2.9. Assessment of Motor Recovery

Behavioral recovery was assessed using the Basso, Beattie, and Bresnahan (BBB) open field test of locomotor ability [23]. Recovery was scored on the BBB locomotor rating scale of 0 (complete paralysis) to 21 (complete mobility). Observers blinded to the treatment received by each rat performed the test. Evaluations were held 30 days after SC injury in order to correlate a reduction in apoptosis with functional recovery. For a more detailed evaluation of A91-induced neurological recovery please refer to [8, 13, 14].

3. Results

3.1. A91 Immunization Reduced Apoptotic Cells at the Site of Injury

Figure 1 shows the number of apoptotic cells using the DAPI technique. This depicts that A91 immunization induced a significant reduction of apoptotic cells both at the epicenter and at 2 mm rostral and caudal to this site. In the epicenter, the average of apoptotic cells in sham-operated rats was (mean ± standard deviation (SD); number of cells per field; see Figure 1(d)), while in the case of SC-injured animals immunized with PBS, the average was (Figure 1(e)). A91 immunization reduced the amount of apoptotic cells to (   versus PBS; Student’s -test; Figure 1(f)). In the case of 2 mm rostral to the epicenter, the average of apoptotic cells was sham ; PBS and A91 ( ; A91 versus PBS; Student’s -test). Finally, in the case of 2 mm caudal to the epicenter, the amount of apoptotic cells was for sham animals, for PBS, and for A91-immunized rats ( ; A91 versus PBS; Student’s -test).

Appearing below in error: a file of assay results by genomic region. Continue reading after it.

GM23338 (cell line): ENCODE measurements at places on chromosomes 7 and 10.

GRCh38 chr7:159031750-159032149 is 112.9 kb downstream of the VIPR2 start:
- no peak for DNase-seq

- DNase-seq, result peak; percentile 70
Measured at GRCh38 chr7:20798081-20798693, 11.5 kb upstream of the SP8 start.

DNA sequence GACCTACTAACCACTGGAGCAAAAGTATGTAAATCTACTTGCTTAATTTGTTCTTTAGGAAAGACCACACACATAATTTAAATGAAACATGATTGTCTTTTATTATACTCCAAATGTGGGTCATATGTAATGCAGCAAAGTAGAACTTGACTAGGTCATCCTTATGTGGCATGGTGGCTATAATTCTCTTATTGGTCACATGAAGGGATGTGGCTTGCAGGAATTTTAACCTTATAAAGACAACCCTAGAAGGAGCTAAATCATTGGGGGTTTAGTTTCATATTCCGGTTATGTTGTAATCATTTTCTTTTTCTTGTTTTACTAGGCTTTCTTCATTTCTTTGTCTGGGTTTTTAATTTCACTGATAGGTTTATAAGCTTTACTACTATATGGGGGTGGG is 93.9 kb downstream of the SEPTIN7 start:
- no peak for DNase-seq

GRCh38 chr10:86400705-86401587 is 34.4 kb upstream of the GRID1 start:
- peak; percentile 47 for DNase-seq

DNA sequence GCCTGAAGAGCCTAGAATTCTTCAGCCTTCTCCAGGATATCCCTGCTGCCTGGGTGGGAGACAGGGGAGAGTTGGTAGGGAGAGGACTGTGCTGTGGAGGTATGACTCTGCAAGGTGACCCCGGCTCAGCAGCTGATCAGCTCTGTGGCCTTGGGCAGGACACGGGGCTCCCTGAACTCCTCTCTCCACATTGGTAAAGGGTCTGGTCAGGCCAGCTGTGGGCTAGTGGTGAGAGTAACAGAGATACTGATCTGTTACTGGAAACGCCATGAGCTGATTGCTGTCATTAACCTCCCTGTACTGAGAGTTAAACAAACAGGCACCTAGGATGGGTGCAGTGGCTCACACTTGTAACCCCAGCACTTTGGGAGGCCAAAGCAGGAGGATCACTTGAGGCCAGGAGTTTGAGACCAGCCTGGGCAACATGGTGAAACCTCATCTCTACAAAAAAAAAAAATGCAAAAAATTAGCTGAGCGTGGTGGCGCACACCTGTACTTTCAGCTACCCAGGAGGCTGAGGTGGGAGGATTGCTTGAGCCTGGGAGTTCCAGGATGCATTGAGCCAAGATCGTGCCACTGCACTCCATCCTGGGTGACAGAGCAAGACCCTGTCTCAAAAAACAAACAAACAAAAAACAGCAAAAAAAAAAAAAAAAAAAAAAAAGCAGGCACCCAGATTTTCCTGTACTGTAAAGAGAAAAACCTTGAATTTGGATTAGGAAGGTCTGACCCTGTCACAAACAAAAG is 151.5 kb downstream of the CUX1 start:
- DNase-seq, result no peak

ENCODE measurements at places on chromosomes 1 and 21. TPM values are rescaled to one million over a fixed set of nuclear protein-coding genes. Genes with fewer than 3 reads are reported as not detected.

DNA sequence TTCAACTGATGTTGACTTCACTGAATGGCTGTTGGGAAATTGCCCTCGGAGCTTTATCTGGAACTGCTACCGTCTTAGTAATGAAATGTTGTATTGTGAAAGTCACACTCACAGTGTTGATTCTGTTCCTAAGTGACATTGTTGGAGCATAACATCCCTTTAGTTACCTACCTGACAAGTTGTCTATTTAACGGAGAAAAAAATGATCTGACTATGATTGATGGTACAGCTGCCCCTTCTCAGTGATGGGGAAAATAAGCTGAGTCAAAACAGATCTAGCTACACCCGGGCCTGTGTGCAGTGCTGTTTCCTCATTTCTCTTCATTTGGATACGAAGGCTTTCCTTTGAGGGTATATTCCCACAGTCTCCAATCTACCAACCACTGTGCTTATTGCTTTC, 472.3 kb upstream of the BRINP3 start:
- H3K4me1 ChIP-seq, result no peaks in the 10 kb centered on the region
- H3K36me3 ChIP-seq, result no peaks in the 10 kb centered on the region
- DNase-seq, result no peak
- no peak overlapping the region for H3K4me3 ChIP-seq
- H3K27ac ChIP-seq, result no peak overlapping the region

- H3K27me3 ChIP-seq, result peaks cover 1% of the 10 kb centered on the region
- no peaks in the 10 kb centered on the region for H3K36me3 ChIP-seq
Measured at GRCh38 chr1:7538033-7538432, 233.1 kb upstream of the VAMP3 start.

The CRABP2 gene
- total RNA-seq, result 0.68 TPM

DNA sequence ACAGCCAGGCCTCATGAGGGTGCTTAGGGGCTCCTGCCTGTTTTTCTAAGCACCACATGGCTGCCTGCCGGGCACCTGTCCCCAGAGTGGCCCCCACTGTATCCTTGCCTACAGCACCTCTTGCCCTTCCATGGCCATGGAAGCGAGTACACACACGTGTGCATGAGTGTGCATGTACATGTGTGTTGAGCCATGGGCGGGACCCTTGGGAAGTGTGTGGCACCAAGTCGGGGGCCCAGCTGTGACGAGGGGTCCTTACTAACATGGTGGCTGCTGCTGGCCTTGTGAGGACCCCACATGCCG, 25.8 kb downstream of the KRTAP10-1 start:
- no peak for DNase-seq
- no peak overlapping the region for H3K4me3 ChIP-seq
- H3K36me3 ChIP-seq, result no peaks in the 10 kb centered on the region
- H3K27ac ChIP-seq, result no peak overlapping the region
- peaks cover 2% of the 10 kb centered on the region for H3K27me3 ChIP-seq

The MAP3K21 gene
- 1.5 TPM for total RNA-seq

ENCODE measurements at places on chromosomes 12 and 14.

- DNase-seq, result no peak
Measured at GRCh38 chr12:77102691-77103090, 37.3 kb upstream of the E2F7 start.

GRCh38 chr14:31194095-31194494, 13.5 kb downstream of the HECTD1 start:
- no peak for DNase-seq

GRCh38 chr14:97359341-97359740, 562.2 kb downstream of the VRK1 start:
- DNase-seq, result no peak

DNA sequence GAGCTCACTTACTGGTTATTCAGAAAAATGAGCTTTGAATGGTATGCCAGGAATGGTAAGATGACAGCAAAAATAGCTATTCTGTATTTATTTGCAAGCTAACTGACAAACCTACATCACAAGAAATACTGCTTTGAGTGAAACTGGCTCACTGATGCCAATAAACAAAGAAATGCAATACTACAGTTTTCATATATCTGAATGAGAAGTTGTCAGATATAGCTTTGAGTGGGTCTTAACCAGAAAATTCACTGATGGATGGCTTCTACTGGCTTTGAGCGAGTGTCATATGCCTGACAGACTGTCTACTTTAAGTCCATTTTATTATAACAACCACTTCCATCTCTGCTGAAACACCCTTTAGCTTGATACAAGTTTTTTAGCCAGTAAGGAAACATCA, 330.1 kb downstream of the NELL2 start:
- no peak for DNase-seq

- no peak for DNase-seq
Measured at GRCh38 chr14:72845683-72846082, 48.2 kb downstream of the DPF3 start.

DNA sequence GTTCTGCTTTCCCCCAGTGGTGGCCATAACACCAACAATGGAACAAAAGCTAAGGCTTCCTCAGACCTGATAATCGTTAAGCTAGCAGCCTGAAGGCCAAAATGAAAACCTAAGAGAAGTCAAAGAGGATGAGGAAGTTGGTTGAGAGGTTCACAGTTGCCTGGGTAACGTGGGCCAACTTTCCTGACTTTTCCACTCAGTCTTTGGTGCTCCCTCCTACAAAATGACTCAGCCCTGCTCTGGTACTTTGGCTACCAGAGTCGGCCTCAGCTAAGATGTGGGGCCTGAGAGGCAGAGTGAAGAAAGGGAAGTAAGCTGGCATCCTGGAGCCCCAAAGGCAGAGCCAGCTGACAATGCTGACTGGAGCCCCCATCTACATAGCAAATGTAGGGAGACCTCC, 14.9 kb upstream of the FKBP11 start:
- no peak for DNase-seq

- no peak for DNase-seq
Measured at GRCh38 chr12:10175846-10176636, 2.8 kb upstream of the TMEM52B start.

Figure 2 depicts the fluorescence intensity shown by sham-operated and PBS or A91-immunized rats after TUNEL analysis. In this case, we only assessed 2 mm rostral and caudal to the site of injury. As can be seen, A91 immunization reduced the apoptosis. In rostral to the epicenter case, apoptosis was significantly reduced in A91-immunized rats ( ; mean ± SD; fluorescence intensity units) as compared to PBS-immunized ones ( ; ; Mann-Whitney test). In the case of 2 mm caudal to the epicenter, a significant reduction of fluorescence intensity in A91-immunized animals ( ) in comparison with PBS-treated rats was also observed ( ; ; Mann-Whitney test).

3.2. Reduction in Apoptotic Cells Was Associated with a Decrease in Caspase-3 Activation

In order to substantiate the previous results, we analyzed the activation of caspase-3 in the SC of the other 3 groups of animals. As observed in Figure 3, A91 significantly reduced caspase-3 activation ( ; mean ± SD; percentage relative to sham rats). The decrease in cleaved caspase-3 of this group was more than 50% compared to PBS-immunized rats ( ; ; PBS versus A91; Student’s -test).